One thing I’ve never really understood about Mac users is where this perception of the habitually clean workspace comes from? There is this belief that they are the only ones capable of ordering their lives like so, and that because of such a regiment they conditionally produce more than PC users, have increased workflow and creativity levels, that they aren’t “cluttered” by all the excesses of PC living.

This perception is sometimes very sterile however:


Wow, looks nice. But not really. The clock is nifty but I’d find staring down and beyond the screens into a white void of a wall like that mind-numbing.

Furthermore, it simply isn’t true. Mac users are messy. But this perception that they are ordered is sold to them by the Apple brand via their stores, product ads and overall “lifestyle” package. It’s summed up in a moment in the Onion’s “One Button. Endless Possibilities” parody of the no-keyboard click-wheel laptop when the lady in the store who is not an Apple employee (she’s not wearing the blue-shirt uniform) spends seconds on end compulsively straightening a display box so there’s as little gap and as much grid-order as possible:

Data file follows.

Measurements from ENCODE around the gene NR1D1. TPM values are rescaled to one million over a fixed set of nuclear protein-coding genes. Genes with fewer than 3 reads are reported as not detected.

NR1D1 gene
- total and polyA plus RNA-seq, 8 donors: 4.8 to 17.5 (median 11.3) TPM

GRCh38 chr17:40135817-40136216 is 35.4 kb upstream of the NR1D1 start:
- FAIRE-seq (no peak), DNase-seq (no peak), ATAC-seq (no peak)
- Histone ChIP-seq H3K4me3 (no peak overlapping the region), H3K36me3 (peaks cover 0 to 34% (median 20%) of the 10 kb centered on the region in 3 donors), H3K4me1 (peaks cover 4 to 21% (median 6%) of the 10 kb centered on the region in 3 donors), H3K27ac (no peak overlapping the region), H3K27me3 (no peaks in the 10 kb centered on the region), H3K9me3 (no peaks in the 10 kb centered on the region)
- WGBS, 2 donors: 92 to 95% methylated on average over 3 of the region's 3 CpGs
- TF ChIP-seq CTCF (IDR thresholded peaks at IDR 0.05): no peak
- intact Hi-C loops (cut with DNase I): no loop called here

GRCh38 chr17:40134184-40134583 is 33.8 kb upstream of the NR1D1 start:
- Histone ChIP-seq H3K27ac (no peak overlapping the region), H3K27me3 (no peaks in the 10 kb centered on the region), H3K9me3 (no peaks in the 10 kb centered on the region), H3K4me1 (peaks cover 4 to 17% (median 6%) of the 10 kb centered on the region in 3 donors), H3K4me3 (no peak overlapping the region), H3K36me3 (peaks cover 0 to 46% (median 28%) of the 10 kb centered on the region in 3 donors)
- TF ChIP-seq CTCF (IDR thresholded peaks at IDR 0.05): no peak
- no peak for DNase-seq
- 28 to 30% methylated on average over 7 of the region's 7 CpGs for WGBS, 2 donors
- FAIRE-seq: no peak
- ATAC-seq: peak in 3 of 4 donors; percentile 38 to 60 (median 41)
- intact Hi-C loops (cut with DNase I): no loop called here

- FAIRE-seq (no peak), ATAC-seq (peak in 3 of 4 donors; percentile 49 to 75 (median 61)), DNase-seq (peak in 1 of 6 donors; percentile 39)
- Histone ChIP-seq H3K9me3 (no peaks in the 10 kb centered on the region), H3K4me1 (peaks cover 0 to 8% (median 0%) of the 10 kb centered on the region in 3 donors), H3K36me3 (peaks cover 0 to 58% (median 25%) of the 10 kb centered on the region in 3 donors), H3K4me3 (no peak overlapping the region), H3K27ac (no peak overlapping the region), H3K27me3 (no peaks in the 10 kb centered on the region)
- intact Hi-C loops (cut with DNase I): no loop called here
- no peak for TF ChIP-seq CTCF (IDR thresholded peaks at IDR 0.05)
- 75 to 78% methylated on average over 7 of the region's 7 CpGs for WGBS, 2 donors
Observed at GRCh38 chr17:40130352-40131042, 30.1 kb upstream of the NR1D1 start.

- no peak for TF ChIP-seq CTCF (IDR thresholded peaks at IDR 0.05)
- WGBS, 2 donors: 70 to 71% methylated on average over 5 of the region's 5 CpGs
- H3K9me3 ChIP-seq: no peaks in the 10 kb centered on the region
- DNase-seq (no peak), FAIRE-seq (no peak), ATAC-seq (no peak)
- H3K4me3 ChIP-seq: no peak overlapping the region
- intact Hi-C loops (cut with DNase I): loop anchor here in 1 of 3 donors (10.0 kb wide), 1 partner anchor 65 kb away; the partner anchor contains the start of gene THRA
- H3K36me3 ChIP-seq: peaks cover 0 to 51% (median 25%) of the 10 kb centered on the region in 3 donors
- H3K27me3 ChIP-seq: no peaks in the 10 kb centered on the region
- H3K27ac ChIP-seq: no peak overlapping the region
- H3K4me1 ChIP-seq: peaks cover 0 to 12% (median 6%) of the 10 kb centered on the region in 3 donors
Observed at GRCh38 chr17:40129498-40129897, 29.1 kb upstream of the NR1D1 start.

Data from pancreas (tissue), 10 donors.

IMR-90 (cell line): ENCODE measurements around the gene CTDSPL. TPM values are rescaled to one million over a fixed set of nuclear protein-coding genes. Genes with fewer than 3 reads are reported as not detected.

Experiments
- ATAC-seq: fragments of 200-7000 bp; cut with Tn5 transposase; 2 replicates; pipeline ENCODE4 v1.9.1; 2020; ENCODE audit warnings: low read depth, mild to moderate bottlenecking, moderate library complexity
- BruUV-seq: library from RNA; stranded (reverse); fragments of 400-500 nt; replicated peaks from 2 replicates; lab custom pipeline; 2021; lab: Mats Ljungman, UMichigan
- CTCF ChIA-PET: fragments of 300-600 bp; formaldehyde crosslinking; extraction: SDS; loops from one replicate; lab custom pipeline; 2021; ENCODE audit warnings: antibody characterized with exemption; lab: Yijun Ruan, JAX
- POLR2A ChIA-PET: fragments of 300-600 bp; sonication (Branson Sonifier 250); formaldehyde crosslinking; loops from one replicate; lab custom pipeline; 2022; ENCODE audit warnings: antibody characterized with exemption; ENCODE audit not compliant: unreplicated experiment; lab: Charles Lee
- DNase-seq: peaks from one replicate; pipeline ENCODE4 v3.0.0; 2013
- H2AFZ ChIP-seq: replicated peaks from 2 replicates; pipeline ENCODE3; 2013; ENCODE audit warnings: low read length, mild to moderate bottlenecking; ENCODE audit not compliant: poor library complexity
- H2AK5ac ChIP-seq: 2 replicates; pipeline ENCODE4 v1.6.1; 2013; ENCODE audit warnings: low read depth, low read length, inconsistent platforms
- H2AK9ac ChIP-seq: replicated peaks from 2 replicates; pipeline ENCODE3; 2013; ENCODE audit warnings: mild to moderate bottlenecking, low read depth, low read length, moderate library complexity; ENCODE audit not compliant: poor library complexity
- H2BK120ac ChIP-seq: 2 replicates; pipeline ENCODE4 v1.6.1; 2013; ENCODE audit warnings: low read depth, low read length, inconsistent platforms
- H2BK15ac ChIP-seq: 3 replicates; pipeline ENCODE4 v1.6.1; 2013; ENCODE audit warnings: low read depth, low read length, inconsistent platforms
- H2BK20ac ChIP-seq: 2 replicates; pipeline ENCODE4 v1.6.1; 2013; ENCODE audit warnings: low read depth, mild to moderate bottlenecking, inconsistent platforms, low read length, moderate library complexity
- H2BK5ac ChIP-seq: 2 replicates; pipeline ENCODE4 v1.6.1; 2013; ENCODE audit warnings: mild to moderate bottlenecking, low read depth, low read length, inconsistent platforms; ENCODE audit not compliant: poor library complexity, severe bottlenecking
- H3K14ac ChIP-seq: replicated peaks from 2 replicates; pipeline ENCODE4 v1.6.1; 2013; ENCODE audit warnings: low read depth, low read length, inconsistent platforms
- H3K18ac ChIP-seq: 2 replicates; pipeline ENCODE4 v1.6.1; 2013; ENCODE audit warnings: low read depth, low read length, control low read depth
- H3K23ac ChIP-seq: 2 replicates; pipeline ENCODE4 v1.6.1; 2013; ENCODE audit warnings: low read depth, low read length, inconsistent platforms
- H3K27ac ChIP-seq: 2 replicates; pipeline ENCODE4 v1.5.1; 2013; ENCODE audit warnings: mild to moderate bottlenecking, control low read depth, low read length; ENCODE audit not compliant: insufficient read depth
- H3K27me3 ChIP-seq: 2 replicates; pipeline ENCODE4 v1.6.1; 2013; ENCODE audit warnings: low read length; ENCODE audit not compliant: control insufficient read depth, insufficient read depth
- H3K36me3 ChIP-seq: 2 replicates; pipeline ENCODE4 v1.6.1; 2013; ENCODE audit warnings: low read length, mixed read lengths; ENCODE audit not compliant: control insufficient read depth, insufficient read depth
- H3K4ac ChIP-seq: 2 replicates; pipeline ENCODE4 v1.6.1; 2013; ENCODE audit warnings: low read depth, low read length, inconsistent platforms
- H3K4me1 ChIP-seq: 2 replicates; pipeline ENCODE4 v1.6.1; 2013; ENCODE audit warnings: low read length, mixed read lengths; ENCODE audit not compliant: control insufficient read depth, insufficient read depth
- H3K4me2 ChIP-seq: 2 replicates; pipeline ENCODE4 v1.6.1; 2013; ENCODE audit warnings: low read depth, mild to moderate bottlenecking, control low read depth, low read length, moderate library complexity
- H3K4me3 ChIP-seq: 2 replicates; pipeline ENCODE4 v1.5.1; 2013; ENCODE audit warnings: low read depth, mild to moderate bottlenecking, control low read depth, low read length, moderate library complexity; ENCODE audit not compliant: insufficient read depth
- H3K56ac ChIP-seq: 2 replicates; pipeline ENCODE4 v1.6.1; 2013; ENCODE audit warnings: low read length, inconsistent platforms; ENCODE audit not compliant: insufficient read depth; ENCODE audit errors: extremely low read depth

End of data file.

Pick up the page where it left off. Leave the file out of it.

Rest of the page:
But again, it simply isn’t true. We all know it’s not true, Mac users especially. It isn’t about the branding but about the person, it’s all about the user. So check out these Mac users who are not only messy but intriguing because of such a chaotic lifestyle. Personally I like the clutter, the chaos, the choices of inspiration that users post on the walls around them, the detritus they leave on their desk, their personal sense of stability and usability and order.






I love this next photo. It’s not only a remarkable photograph but truly chaotic, and check out the row of pipes on the back wall. How wonderful!






The point is it should be about the user. It’s about what do you want to get out of computing? Why are you using such a device and interface? You want chaos, then make chaos! You want order, then make order! The argument could be made that Apple’s stripped-down design let’s you focus on the things you want to be using a computer for (or at least not distracting their customers), and is therefore in the best-interest of the user, but anybody reading this far knows that’s also untrue. Apple is a very controlling company, which yes does frequently benefit its users; but again these images are concerned with Apple’s almost forceful approach of streamlined lifestyle branding, which any computer is capable of delivering.